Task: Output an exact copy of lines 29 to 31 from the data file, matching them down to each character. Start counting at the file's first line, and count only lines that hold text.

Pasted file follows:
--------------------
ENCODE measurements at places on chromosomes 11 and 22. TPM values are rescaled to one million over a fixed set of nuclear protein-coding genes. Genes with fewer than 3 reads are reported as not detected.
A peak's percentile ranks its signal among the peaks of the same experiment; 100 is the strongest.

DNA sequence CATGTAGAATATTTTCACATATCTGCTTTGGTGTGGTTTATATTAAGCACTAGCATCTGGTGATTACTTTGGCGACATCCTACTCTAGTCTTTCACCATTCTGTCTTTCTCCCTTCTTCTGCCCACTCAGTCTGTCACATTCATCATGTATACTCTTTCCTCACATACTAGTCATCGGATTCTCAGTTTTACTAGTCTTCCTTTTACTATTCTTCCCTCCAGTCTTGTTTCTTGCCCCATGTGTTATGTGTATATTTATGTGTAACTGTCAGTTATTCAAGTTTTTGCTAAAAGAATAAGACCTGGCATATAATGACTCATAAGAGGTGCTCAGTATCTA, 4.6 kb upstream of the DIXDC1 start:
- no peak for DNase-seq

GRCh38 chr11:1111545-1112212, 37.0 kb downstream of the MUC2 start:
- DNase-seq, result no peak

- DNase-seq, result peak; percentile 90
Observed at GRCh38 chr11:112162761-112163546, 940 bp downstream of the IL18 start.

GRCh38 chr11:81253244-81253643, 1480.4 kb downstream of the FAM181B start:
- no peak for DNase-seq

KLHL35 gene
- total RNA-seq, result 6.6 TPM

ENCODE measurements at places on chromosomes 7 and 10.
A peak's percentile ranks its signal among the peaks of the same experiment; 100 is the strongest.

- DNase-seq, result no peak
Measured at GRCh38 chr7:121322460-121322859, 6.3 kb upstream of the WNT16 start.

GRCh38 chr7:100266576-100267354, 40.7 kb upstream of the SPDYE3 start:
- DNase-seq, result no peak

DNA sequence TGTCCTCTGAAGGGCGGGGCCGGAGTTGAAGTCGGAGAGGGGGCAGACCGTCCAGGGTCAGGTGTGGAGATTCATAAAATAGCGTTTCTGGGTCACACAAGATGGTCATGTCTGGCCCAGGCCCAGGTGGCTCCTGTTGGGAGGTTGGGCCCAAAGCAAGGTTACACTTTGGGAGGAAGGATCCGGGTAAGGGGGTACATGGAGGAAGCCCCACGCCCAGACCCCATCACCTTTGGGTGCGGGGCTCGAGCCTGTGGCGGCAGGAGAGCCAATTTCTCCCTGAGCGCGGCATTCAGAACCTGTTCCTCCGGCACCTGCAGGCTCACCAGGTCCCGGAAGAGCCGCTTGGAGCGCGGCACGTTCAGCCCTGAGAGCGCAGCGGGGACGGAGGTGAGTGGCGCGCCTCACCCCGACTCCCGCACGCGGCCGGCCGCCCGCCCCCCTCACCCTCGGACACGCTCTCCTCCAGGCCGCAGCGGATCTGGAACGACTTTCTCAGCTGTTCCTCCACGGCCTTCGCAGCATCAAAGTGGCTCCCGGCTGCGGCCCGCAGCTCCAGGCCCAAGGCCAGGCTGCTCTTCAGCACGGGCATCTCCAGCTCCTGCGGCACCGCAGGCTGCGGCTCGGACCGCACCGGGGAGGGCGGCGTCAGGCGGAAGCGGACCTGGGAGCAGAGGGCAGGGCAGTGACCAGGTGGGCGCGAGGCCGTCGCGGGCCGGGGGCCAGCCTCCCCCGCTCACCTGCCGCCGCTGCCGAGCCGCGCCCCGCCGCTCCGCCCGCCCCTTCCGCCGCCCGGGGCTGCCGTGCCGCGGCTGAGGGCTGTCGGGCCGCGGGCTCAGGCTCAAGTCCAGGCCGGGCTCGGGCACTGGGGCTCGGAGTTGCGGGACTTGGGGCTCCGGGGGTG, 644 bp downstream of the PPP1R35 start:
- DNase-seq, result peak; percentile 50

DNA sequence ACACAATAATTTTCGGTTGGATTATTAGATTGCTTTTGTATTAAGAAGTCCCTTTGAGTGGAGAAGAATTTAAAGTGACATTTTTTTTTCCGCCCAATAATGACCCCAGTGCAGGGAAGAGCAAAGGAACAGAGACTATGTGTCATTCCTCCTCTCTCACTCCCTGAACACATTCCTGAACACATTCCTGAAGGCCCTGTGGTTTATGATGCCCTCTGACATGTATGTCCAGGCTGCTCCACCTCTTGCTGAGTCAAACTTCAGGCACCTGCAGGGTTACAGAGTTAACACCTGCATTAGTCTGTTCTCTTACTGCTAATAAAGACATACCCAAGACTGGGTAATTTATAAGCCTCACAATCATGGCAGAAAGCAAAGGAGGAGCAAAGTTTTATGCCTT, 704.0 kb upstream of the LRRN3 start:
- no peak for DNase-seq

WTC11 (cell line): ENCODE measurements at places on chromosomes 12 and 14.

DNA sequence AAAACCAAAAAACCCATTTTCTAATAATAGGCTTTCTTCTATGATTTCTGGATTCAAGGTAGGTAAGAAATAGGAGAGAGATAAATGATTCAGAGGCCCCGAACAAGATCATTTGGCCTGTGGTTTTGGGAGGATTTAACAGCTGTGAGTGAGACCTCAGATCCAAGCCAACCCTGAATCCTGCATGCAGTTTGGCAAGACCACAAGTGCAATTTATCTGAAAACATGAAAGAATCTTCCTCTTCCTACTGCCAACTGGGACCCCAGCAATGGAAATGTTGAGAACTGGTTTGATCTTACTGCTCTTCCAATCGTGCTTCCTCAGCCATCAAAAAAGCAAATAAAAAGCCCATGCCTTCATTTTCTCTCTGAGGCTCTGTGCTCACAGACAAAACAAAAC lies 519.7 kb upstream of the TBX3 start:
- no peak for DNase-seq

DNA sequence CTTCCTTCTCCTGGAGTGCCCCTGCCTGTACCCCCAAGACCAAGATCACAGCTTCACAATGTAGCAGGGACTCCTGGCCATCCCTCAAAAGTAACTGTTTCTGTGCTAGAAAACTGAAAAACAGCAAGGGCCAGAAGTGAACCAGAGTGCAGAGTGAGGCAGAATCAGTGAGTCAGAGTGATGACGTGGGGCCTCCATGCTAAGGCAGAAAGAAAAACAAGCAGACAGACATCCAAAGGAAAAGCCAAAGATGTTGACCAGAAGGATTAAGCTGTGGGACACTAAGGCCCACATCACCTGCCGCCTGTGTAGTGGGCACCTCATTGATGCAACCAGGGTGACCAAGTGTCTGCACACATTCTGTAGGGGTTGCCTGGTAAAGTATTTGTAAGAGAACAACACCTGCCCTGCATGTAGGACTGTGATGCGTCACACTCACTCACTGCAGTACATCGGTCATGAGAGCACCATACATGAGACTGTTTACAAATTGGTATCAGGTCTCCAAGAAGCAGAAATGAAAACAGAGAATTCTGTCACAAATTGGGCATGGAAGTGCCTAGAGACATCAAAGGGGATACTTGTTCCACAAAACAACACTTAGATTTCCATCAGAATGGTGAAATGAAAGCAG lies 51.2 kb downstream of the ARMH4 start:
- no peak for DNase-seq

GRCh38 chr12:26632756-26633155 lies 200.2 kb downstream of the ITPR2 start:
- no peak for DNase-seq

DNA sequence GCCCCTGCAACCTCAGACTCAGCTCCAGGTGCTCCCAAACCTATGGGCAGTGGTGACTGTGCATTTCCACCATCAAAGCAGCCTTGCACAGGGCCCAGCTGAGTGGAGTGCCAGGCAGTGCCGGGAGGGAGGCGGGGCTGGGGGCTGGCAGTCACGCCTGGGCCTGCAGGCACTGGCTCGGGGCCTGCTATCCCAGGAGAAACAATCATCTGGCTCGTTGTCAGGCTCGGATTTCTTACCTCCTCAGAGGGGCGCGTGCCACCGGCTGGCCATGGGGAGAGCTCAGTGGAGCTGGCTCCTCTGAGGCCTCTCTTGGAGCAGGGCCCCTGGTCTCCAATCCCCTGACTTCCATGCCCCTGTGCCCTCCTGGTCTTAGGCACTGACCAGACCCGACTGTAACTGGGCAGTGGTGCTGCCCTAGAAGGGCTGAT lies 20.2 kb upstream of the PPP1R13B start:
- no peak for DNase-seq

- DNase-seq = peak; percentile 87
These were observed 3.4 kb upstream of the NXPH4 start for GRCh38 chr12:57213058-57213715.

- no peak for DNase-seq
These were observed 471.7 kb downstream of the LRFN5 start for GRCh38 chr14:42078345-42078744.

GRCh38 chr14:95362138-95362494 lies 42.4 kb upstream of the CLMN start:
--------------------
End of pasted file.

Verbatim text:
- no peak for DNase-seq

DNA sequence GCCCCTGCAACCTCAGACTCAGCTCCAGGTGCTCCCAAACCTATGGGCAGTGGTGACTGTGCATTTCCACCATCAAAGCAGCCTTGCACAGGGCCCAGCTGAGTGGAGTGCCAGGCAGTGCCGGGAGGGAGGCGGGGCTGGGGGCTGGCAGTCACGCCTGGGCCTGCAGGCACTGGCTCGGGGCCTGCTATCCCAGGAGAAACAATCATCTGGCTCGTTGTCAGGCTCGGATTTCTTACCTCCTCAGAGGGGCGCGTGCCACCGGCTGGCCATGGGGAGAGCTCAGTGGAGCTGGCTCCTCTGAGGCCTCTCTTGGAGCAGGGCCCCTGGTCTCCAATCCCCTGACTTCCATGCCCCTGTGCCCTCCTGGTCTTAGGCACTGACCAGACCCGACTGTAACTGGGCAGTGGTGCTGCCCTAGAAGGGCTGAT lies 20.2 kb upstream of the PPP1R13B start:
- no peak for DNase-seq